Deccan Herald
Stanley Carvalho

What is the use of the anti-defection law if it cannot stop defections?

The recent defection by eight Goa Congress MLA’s into the BJP fold is not only a disgraceful act of betrayal and a mockery of democracy but goes to prove that defections continue with impunity and is here to stay.

Do we, the people, let ourselves be taken for a ride by the turncoats or do something to make our elected representatives accountable for our precious votes cast?

Barely six months after the Goa MLA’s were declared elected on Congress tickets, they shamelessly defected to the BJP on September 14. Ironically, soon after elections, these MLAs signed affidavits pledging party loyalty and promised before God and the Constitution that they would not defect post-elections. Not only the voters in those constituencies in Goa but many across the country were shocked and sore at the crossover of the MLAs.

This is not the first, and unlikely to be the last, bout of defections, given the lure of big money, power and the loopholes in the anti-defection law. We, the people of India, were witnesses to what happened recently in Karnataka, Madhya Pradesh, Maharashtra and elsewhere, all to the BJP’s advantage.

A step back in time shows us that defections have been rife in Indian politics since independence. As early as 1948, the Congress Socialist Party broke away from the Congress with its members resigning from the Assemblies. Defections took place in Uttar Pradesh in 1950, in Andhra Pradesh in 1953 and in Haryana in 1967, which was so rampant that a slogan ‘Aaya Ram, Gaya Ram’ was coined to describe habitual defectors.

As defections continued, after some fits and starts, the Anti-Defection Law came into force in 1985 under the prime-ministership of Rajiv Gandhi, a step towards giving stability to governments, ending defections and cleaning public life. The Bill promised to punish defectors by taking away their seat in Parliament or State Legislatures.

Unfortunately, however, despite the law, defections continue as our MLAs and MPs jump ship with sickening regularity, thanks to an amendment to the Bill in 2003 when Atal Behari Vajpayee was the prime minister. As per the 1985 Bill, a ‘defection’ by one-third of the elected members of a political party was considered a ‘merger’ but the 2003 amendment changed that and now at least two-thirds of the members of a party have to be in favour of a ‘merger’ for it to have validity in the eyes of the law.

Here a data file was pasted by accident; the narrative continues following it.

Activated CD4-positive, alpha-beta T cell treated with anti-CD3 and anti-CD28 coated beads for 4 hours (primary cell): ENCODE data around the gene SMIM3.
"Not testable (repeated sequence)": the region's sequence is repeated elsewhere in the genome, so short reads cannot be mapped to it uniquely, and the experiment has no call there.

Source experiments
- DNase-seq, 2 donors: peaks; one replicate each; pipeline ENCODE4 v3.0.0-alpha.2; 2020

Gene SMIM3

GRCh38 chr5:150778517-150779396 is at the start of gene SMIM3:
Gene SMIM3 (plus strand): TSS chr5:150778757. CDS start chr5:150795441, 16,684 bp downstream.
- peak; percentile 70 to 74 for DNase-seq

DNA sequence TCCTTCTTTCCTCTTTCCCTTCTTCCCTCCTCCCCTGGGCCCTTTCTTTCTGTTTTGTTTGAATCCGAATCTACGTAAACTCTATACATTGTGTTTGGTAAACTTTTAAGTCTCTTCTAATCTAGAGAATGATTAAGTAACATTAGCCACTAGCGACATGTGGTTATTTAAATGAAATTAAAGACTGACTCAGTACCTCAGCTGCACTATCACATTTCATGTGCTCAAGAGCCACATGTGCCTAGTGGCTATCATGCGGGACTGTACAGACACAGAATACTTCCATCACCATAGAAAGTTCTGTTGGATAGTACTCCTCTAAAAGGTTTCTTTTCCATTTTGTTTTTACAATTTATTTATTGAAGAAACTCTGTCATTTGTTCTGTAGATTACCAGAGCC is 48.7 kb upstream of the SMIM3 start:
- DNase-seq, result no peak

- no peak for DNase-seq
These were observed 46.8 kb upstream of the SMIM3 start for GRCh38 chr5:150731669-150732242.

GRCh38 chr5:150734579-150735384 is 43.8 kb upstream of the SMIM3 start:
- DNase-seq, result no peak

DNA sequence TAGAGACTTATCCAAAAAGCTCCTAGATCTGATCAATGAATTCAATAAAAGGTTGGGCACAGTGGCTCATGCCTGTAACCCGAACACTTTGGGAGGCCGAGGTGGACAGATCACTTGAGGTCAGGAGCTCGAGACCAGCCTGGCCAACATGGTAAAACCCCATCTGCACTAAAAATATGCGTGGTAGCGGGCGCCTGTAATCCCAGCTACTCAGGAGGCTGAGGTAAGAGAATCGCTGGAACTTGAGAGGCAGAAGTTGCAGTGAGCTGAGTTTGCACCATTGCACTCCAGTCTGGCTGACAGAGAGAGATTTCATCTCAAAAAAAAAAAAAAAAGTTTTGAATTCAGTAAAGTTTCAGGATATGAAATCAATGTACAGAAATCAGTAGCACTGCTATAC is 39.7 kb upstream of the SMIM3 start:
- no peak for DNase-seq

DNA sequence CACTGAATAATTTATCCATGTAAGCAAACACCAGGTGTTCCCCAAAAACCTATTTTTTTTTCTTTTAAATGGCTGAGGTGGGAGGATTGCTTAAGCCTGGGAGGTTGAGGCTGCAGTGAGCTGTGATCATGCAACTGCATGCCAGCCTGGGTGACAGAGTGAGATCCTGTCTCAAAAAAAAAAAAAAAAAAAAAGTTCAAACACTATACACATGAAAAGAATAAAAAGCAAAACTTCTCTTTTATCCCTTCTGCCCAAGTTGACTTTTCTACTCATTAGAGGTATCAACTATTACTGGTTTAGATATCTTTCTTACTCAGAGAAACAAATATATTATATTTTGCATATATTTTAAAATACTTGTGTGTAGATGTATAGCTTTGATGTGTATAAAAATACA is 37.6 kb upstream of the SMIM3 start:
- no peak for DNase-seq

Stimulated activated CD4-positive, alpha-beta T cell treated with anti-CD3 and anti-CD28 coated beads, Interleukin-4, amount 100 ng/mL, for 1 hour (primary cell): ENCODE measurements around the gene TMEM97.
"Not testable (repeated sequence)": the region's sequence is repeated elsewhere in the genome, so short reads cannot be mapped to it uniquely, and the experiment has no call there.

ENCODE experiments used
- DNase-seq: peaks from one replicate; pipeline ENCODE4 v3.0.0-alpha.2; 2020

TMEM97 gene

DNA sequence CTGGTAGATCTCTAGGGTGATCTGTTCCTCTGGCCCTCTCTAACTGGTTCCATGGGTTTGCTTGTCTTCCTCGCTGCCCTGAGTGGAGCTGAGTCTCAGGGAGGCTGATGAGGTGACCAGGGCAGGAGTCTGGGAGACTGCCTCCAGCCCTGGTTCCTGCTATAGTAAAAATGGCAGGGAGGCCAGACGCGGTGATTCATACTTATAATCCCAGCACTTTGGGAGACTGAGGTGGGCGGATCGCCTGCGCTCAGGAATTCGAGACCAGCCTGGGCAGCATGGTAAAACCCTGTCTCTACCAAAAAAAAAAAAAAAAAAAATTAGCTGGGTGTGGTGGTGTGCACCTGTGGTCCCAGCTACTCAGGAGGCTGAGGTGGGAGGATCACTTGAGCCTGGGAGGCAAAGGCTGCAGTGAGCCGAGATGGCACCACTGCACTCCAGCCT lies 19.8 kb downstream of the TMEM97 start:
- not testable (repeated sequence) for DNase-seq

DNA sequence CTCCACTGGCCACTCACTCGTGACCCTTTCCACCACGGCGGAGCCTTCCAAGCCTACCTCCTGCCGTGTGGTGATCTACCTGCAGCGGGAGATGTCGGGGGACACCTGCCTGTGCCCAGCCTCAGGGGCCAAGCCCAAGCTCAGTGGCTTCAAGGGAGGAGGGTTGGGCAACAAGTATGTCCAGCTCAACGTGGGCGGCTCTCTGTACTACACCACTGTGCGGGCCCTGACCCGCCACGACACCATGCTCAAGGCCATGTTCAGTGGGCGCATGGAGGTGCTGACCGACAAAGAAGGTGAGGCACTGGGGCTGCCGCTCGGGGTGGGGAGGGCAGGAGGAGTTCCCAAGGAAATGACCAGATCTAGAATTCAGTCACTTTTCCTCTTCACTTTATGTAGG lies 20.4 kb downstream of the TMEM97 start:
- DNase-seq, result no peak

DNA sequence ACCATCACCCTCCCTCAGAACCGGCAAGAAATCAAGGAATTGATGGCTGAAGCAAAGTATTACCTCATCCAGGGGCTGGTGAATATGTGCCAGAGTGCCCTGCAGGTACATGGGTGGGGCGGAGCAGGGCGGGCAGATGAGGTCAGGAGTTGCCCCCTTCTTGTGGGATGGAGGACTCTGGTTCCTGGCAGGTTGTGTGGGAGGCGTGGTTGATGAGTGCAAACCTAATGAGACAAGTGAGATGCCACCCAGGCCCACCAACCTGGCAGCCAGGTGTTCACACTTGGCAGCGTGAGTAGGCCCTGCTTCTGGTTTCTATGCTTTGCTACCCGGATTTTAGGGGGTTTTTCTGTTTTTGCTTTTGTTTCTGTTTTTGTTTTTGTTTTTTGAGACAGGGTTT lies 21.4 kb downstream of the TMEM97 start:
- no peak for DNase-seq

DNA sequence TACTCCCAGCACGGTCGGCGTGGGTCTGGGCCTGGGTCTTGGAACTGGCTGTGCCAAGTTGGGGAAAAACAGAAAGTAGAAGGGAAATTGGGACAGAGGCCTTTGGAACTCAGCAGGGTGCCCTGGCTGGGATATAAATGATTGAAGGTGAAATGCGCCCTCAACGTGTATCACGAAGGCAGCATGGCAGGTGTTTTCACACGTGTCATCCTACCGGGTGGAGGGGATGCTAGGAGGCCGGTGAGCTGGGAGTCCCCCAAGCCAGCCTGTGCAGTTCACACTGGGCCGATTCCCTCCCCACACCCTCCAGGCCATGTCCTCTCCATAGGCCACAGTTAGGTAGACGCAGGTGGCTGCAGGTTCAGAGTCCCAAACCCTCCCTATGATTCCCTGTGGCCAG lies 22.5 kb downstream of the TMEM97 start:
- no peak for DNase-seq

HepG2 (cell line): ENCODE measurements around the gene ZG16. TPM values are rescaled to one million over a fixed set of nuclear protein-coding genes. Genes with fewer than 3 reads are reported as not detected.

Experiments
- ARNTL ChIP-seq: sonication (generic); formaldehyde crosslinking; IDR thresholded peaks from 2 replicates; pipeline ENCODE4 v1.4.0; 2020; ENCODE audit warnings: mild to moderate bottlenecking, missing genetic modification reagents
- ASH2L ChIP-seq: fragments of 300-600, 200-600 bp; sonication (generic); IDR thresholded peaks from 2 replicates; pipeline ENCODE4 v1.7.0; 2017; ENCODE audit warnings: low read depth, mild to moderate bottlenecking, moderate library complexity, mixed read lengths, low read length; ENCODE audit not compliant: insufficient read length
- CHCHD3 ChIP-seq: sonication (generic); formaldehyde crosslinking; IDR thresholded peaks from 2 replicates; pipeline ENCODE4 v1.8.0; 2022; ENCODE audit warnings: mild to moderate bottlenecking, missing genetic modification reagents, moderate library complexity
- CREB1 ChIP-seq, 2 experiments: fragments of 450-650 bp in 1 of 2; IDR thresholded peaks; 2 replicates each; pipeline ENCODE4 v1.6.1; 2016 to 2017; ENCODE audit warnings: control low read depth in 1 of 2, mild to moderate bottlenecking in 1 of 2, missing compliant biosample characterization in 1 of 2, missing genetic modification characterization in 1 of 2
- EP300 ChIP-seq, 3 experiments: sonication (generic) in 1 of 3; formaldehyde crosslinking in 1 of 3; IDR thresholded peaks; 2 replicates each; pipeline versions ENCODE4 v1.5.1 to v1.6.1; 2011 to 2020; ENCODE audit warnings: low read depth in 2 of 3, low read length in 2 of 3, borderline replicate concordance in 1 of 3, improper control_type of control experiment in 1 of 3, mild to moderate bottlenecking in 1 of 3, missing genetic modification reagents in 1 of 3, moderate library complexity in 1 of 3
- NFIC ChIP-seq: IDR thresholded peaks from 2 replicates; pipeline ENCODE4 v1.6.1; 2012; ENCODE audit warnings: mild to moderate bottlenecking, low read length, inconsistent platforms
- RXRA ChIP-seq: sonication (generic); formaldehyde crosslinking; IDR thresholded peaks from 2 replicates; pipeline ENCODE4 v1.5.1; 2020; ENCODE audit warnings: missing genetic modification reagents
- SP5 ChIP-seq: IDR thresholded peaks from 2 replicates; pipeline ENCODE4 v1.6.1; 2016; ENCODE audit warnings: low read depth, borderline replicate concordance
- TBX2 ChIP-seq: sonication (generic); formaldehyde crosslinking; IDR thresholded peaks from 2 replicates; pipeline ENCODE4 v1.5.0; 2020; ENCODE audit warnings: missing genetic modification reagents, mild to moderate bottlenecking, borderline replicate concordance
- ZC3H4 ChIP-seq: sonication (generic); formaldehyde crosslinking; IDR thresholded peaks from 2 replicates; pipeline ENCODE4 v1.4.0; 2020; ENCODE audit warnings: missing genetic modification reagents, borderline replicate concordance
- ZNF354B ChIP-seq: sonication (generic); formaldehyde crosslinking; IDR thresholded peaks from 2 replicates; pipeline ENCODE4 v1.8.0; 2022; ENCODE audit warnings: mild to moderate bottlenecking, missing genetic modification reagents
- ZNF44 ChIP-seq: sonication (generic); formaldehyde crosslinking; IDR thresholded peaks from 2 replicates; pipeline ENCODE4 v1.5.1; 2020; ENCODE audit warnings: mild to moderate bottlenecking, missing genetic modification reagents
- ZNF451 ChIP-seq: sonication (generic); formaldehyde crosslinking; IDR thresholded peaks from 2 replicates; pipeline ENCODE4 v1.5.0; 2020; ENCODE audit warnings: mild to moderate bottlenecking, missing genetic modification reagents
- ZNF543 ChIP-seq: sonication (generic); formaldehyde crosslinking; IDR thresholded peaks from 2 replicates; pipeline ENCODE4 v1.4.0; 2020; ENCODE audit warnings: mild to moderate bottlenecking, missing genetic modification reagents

So, in effect, the anti-defection law does not apply if the defectors account for more than two-thirds of the party they are quitting. What’s more, the decision to disqualify MPs or MLAs lies with the speaker of the house, who more often than not, belongs to the ruling party or the party benefiting from the defections. Needless to
state how impartial the speaker can be!

And thus, defections have continued unabated.

It is pertinent to highlight the analytical report of the Association for Democratic Reforms (ADR), an NGO which works in the area of electoral and political reforms. In its report last year, it noted that 443 MLAs and MPs switched parties between 2016 and 2020 and re-contested polls in those years. The BJP was the biggest gainer, the report said, adding that the governments in Madhya Pradesh, Manipur, Goa, Arunachal Pradesh
and Karnataka fell during these years due to the defection of MLAs.

ADR pointed out that the most plausible cause for defections was the absence of value-based politics, lust for money and power, a strong nexus between money and muscle, and absence of laws on the functioning of parties.

“Until these trends are not reined in, our current electoral and political situation is bound to deteriorate further. The ‘Conduct of Politics’ necessitates fairness, freedom, reliability, equality, integrity, honesty and credibility. It will be a mockery of democracy if we fail to plug these loopholes because of which defections/changing/switching of party by MPs and MLAs are happening,” the report said.

It is high time this scourge of floor-crossing or party hopping is put to an end. What is the use of the anti-defection law if it cannot stop defections?

First and foremost, loopholes in the law must be plugged and stringent punishment imposed on defectors. If an MP or MLA, elected on a party ticket defects to another party, he/she should be suspended and not allowed to contest elections or hold public office for at least five years. For committing a breach of faith, he/she must seek a fresh mandate from the people.

It must also be ensured that the speaker of the house should act swiftly and impartially in the disqualification proceedings. It would be even better if an external, independent body is set up to deal with defections as suggested by a former judge of the Supreme Court. Only stringent laws that hold legislators accountable for defections can guarantee that we the people, the electorate, cannot be taken for a ride, that our votes are sacred and significant and importantly, that the electoral process is not a farce in the world’s largest democracy.

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